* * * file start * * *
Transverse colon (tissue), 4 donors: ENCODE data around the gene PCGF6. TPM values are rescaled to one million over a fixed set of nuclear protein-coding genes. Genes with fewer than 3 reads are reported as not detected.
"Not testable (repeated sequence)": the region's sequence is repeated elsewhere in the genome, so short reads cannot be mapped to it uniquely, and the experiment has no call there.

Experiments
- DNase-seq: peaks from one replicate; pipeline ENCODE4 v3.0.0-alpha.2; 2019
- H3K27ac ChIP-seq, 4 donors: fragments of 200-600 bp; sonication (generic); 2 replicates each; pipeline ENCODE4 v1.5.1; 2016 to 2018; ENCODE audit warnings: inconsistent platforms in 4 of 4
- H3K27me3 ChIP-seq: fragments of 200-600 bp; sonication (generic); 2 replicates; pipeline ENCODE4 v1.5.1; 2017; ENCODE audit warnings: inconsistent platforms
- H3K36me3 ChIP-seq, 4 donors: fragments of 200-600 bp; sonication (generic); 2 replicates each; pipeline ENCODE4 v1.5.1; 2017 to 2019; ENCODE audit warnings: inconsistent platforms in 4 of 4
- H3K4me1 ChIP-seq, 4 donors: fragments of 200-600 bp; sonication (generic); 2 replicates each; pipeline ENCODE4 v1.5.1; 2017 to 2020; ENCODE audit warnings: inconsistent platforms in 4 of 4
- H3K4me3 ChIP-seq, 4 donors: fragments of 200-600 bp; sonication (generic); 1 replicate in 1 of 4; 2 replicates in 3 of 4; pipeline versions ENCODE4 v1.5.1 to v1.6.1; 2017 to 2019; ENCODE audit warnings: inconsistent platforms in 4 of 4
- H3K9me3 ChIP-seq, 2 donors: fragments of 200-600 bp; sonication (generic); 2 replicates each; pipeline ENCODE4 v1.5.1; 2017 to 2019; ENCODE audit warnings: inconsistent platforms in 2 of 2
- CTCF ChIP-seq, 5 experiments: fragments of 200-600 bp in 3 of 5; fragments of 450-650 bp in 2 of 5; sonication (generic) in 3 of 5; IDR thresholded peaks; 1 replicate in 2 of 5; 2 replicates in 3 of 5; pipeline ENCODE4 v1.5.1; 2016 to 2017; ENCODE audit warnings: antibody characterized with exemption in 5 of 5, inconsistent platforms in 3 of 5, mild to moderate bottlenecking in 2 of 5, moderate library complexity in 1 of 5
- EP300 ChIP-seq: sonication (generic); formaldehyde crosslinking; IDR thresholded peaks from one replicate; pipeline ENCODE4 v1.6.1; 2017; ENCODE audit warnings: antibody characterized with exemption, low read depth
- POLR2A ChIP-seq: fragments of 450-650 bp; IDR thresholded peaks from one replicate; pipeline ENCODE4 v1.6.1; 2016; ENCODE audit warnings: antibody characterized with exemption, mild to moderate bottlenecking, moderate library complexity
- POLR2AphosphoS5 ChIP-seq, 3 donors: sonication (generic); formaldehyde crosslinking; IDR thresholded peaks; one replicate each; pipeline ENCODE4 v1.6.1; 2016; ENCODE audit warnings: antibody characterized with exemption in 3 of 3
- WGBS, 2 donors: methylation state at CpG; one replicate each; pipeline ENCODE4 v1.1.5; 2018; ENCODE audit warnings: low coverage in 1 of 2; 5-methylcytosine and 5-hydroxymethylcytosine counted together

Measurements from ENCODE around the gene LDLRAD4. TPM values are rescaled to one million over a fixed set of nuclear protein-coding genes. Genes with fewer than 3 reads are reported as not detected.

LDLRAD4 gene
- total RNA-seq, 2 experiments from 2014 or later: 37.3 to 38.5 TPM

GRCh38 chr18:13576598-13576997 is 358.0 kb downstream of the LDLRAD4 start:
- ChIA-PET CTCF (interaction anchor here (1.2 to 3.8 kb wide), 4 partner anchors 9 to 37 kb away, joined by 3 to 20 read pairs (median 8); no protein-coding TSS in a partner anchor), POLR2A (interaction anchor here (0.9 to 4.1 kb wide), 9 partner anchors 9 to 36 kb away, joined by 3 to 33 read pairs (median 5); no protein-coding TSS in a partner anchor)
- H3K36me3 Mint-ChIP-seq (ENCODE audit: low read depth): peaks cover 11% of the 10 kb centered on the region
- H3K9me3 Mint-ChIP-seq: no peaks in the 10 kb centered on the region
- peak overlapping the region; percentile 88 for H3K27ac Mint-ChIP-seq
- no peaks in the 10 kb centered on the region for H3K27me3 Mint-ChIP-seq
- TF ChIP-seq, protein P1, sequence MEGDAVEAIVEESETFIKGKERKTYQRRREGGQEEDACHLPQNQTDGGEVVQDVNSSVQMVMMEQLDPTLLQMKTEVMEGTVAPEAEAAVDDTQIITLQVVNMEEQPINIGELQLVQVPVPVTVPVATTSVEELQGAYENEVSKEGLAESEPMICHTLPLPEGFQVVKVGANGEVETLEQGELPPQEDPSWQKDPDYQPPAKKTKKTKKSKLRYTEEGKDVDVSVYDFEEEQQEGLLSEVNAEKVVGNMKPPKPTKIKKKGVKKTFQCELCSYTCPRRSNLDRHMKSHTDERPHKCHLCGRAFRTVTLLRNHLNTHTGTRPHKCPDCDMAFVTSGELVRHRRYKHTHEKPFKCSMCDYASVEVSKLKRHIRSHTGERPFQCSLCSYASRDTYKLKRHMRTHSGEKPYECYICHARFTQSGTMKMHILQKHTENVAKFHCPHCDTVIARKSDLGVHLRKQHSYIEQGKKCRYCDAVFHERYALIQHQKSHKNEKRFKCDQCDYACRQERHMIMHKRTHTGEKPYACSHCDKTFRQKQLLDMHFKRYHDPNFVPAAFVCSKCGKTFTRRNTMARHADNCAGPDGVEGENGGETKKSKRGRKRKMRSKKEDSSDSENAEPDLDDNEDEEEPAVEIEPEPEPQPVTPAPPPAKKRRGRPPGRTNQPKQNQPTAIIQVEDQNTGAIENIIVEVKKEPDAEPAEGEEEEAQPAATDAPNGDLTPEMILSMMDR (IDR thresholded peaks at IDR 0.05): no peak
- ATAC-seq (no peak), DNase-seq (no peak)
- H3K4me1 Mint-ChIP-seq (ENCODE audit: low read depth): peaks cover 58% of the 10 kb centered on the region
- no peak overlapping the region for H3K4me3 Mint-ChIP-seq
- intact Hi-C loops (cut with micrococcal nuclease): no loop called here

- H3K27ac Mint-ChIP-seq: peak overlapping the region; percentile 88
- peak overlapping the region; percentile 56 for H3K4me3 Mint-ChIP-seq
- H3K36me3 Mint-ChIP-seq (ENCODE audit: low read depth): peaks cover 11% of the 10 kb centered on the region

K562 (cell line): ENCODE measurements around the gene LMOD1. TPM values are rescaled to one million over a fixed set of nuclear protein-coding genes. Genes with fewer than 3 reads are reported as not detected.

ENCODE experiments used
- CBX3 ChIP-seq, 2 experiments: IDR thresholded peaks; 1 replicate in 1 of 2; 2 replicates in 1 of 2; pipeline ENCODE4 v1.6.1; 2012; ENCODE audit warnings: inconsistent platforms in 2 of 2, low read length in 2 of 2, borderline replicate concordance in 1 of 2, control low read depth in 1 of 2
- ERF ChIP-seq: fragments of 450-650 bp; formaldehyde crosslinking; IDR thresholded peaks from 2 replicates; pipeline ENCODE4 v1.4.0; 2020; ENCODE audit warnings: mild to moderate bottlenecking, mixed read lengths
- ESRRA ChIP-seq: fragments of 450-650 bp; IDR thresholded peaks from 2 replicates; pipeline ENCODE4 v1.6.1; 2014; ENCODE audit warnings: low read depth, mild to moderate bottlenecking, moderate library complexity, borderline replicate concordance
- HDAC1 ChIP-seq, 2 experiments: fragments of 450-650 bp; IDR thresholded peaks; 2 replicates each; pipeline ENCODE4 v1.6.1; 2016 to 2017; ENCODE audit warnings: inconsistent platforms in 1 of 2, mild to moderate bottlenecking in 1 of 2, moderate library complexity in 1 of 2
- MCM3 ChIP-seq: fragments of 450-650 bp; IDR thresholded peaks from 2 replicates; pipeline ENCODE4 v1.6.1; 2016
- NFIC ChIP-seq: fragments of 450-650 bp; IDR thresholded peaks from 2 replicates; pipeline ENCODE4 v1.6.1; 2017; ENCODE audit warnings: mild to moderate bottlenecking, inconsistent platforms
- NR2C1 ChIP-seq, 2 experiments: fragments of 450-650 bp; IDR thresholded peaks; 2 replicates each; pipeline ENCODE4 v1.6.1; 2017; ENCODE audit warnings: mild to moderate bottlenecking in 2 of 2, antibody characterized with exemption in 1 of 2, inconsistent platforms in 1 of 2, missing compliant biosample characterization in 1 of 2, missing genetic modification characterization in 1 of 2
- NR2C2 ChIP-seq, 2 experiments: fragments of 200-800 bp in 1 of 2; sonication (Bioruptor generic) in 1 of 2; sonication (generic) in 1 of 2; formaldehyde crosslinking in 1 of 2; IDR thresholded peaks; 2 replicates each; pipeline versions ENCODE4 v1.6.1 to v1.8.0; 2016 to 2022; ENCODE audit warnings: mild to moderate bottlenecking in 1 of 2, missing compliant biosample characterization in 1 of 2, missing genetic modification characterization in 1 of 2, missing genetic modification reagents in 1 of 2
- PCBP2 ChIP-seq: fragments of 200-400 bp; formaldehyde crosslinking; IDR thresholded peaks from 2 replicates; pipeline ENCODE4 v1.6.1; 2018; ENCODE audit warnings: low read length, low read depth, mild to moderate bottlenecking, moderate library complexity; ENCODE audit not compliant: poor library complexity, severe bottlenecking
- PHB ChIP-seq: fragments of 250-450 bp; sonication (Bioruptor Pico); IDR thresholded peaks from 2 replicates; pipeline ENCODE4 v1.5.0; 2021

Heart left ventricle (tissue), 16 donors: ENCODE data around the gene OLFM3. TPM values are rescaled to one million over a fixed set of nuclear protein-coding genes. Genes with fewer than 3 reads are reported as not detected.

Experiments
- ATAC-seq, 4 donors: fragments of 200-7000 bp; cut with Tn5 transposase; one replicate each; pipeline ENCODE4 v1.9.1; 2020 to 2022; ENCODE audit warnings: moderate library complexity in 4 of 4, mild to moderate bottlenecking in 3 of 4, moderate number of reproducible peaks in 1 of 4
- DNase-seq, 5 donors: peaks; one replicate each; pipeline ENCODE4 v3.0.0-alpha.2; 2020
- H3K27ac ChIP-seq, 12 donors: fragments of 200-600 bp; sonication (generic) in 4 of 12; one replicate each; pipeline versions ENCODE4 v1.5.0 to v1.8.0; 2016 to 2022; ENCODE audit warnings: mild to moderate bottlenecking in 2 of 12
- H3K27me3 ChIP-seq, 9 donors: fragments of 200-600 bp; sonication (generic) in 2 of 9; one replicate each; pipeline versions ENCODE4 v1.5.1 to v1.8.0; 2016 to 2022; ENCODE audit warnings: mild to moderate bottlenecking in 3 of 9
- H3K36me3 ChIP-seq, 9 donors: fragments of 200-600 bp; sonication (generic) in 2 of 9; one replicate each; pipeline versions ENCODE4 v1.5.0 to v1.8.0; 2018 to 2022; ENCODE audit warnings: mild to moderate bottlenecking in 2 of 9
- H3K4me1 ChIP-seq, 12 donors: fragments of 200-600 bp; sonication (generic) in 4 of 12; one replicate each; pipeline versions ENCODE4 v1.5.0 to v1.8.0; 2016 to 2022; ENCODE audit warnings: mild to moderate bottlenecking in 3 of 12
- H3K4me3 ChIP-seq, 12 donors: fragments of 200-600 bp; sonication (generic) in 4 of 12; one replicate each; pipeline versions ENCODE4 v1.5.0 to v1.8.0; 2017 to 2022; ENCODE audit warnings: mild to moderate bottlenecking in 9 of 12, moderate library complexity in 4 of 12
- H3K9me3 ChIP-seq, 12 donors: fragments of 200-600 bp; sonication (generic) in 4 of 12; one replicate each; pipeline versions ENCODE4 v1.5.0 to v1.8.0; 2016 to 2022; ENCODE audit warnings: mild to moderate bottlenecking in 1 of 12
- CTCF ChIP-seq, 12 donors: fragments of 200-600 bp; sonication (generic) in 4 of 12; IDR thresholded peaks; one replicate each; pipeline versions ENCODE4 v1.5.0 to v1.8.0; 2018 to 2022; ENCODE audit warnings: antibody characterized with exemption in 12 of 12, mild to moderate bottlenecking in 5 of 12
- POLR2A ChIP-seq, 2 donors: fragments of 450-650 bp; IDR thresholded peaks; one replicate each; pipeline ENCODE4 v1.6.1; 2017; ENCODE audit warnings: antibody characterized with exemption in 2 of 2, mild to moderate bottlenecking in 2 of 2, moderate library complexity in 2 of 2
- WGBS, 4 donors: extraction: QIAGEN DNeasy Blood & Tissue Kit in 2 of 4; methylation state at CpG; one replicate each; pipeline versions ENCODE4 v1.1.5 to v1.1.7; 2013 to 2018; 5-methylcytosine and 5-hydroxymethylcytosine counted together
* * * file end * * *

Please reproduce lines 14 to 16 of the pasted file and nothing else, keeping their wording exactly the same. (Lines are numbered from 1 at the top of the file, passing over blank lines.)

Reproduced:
- POLR2AphosphoS5 ChIP-seq, 3 donors: sonication (generic); formaldehyde crosslinking; IDR thresholded peaks; one replicate each; pipeline ENCODE4 v1.6.1; 2016; ENCODE audit warnings: antibody characterized with exemption in 3 of 3
- WGBS, 2 donors: methylation state at CpG; one replicate each; pipeline ENCODE4 v1.1.5; 2018; ENCODE audit warnings: low coverage in 1 of 2; 5-methylcytosine and 5-hydroxymethylcytosine counted together

Measurements from ENCODE around the gene LDLRAD4. TPM values are rescaled to one million over a fixed set of nuclear protein-coding genes. Genes with fewer than 3 reads are reported as not detected.